Rip off Hotels and a lovely Old Town

Damascus Travel Blog

 › entry 556 of 658 › view all entries
People i met here who contributed to, and improved my trip: Julia (Russia)

Our bus from Palmyra dropped us off at the Harasta Garage, which was quite a distance from the centre of Damascus. Now the reason that people buy a GUIDE book is to be helped out and GUIDED with issues such as how to get from the terminal to the town centre. Lousy Planets expert authors gave the advice to take a minibus or a taxi, with no mention as to which numbered minibus.

Did i really need a guidebook to tell me this?

Faced with literally hundreds of vans in front of us, what chance did we have if we didn't even know the right number!? By some random stroke of luck a driver of a big green bus #25 stopped and asked us where we wanted to go. Thankfully he spoke English and his bus was going to the place where we needed to go, so he helped us on and told us when to get off, which was great of him.

Once off the bus we stupidly relied on the shitty guidebook to further help us, by following its thoroughly diabolical map. This obviously helped us as much as a piece of pork would help a Muslim, so we ended up relying on the kindness of a young Palestinian boy called Jamal, who managed to locate the street where the LP's recommended budget hotels were situated.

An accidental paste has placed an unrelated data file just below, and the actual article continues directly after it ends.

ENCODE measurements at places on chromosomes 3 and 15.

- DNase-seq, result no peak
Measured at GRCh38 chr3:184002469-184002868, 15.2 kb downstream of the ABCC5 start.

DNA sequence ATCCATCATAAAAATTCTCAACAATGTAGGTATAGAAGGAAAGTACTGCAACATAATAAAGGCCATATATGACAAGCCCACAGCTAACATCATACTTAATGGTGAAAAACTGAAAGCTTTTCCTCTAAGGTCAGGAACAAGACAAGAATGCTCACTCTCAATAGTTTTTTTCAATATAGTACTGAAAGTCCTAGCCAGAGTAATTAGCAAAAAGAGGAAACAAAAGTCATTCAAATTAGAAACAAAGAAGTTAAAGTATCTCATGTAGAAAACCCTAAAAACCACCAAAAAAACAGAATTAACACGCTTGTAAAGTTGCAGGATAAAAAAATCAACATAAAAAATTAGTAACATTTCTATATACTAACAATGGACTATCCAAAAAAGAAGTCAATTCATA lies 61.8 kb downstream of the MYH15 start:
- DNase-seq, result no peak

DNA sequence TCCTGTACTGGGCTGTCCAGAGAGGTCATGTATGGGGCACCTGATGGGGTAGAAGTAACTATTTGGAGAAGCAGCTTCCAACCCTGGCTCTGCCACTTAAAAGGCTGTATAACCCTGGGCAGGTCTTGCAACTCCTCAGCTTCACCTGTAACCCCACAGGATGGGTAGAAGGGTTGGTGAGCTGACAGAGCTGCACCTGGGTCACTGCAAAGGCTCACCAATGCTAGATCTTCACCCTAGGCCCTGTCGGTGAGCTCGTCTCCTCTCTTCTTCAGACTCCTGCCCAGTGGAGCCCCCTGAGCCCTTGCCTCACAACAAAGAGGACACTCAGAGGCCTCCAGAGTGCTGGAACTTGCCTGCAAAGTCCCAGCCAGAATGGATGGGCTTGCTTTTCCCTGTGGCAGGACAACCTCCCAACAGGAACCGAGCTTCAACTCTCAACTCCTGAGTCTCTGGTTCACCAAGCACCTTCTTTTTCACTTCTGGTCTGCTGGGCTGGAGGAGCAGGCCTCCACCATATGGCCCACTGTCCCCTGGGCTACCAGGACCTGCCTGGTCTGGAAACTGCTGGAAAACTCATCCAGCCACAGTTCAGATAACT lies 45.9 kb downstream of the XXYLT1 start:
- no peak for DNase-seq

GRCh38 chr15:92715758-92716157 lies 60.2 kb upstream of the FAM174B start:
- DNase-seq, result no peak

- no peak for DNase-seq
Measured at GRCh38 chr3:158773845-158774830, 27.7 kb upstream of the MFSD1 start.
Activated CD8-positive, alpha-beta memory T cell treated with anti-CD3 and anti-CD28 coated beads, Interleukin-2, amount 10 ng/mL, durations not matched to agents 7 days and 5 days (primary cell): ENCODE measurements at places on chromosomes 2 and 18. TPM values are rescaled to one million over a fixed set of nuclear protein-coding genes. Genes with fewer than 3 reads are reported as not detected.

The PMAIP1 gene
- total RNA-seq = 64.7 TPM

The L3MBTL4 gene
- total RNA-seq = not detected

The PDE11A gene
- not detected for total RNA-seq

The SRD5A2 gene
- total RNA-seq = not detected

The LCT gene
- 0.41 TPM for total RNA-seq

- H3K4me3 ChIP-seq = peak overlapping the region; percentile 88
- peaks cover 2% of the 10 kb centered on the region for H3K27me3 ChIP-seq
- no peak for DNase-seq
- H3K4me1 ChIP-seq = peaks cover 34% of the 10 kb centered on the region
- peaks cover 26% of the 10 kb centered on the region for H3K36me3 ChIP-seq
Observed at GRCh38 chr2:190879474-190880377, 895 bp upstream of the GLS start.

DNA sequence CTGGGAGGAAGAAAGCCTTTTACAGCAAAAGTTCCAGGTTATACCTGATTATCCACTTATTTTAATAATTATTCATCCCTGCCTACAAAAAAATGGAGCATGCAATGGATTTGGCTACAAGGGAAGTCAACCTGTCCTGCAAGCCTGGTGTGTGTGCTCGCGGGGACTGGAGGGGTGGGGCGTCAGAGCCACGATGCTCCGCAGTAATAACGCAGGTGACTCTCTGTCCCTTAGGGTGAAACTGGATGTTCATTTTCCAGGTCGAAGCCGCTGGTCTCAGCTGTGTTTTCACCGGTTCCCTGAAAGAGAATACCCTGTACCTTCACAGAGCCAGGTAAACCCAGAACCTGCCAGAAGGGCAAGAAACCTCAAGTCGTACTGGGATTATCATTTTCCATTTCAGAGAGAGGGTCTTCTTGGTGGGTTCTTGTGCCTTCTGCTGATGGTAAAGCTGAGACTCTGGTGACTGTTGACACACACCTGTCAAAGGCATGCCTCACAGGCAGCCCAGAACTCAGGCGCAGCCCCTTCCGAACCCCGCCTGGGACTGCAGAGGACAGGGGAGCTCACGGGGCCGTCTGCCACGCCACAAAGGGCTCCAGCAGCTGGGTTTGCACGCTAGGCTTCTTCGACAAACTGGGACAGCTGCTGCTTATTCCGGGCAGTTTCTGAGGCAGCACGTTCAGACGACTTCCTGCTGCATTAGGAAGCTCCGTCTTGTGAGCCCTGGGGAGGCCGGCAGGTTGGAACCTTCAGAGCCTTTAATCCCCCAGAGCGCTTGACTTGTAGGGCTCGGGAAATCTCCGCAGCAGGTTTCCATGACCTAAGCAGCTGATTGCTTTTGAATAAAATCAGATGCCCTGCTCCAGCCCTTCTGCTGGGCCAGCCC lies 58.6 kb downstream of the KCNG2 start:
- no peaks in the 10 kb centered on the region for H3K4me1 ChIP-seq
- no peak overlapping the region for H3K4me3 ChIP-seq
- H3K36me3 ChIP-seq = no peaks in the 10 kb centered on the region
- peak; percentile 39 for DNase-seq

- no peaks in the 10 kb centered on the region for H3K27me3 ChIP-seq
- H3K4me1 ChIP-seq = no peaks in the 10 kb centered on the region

Sadly some hotels and guest houses use their LP listing to completely abuse travellers, by hiking the prices up once they get a mention and grossly overcharging for the service that they provide. But Damascus' backpacker Hotels have taken this to a new level, by cooperating to fix the prices of all the Hotels, so you have to pay a set amount, regardless of which one of the three that you stay in.

The culprits of this scam are Ghazal House, Al-Rabie House and Al Haramain Hotel and i have to strongly advise you to stay the hell away from them! The new price that has been fixed is DOUBLE what had been previously listed and was DOUBLE of what you would have to pay to stay anywhere else in the City.

Sadly Lousy Planet fails to mention the plethora of cheap Hotels located around Al-Merjeh (Martyrs Square), so most people end up suckered into staying with the three mentioned above.

A quick comparison in prices: The three rip off hotels provide two beds in a room, with SHARED bathroom for 1200SYP ($26) a night. There is no towel, soap and you don't even get a top sheet on the bed, so you sleep under dirty blankets. Hotels around Martyrs Square provide a double room, en-suite, tv, towels and soap for 600SYP ($13).

The manager of Ghazal House knew that we wanted somewhere cheaper and smugly sent us to a fourth Hotel in the same street as theirs, which was in on the price fixing. He acted surprised when we told him they wanted the same amount, but this was his way of trying to kid us that all the cheap Hotels in Damascus charge 1200SYP for a room.

In the end we had to pay 1000SYP ($22) for two dormitory beds, which has to be the worst value for money in the Middle East. Having checked in and gone for a walk around the centre, we found the Hotels on Martyrs Square, but it was too late to get our money back. Hopefully this blog will help others from falling for their scam and stay away from these crappy hotels.